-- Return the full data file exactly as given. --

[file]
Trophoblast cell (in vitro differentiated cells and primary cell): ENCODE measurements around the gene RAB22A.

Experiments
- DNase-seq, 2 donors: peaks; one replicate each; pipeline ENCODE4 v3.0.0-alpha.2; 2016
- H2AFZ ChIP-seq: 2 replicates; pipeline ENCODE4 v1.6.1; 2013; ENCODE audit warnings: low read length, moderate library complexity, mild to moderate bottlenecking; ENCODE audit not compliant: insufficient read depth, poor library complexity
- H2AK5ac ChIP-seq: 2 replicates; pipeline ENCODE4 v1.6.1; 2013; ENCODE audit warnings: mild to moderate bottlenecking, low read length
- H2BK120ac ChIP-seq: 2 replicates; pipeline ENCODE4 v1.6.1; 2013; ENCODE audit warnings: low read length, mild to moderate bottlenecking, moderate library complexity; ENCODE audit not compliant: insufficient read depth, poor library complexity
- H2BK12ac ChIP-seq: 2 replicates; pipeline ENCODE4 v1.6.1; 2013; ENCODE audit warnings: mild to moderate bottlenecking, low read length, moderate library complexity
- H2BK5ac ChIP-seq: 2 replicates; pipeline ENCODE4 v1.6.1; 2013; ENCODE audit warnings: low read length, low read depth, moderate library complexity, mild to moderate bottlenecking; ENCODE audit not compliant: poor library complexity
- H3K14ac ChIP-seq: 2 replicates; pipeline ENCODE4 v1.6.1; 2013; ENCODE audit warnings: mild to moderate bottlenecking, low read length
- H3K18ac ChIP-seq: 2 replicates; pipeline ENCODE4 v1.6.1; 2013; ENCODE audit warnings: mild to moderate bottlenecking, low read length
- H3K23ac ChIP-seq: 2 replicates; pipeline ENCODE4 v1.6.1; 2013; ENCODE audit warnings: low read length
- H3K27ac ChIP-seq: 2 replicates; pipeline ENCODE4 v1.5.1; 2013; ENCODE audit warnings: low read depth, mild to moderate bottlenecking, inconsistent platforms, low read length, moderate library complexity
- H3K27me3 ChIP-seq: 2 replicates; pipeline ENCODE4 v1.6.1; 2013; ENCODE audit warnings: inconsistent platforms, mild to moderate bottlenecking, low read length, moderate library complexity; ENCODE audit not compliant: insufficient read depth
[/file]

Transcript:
Trophoblast cell (in vitro differentiated cells and primary cell): ENCODE measurements around the gene RAB22A.

Experiments
- DNase-seq, 2 donors: peaks; one replicate each; pipeline ENCODE4 v3.0.0-alpha.2; 2016
- H2AFZ ChIP-seq: 2 replicates; pipeline ENCODE4 v1.6.1; 2013; ENCODE audit warnings: low read length, moderate library complexity, mild to moderate bottlenecking; ENCODE audit not compliant: insufficient read depth, poor library complexity
- H2AK5ac ChIP-seq: 2 replicates; pipeline ENCODE4 v1.6.1; 2013; ENCODE audit warnings: mild to moderate bottlenecking, low read length
- H2BK120ac ChIP-seq: 2 replicates; pipeline ENCODE4 v1.6.1; 2013; ENCODE audit warnings: low read length, mild to moderate bottlenecking, moderate library complexity; ENCODE audit not compliant: insufficient read depth, poor library complexity
- H2BK12ac ChIP-seq: 2 replicates; pipeline ENCODE4 v1.6.1; 2013; ENCODE audit warnings: mild to moderate bottlenecking, low read length, moderate library complexity
- H2BK5ac ChIP-seq: 2 replicates; pipeline ENCODE4 v1.6.1; 2013; ENCODE audit warnings: low read length, low read depth, moderate library complexity, mild to moderate bottlenecking; ENCODE audit not compliant: poor library complexity
- H3K14ac ChIP-seq: 2 replicates; pipeline ENCODE4 v1.6.1; 2013; ENCODE audit warnings: mild to moderate bottlenecking, low read length
- H3K18ac ChIP-seq: 2 replicates; pipeline ENCODE4 v1.6.1; 2013; ENCODE audit warnings: mild to moderate bottlenecking, low read length
- H3K23ac ChIP-seq: 2 replicates; pipeline ENCODE4 v1.6.1; 2013; ENCODE audit warnings: low read length
- H3K27ac ChIP-seq: 2 replicates; pipeline ENCODE4 v1.5.1; 2013; ENCODE audit warnings: low read depth, mild to moderate bottlenecking, inconsistent platforms, low read length, moderate library complexity
- H3K27me3 ChIP-seq: 2 replicates; pipeline ENCODE4 v1.6.1; 2013; ENCODE audit warnings: inconsistent platforms, mild to moderate bottlenecking, low read length, moderate library complexity; ENCODE audit not compliant: insufficient read depth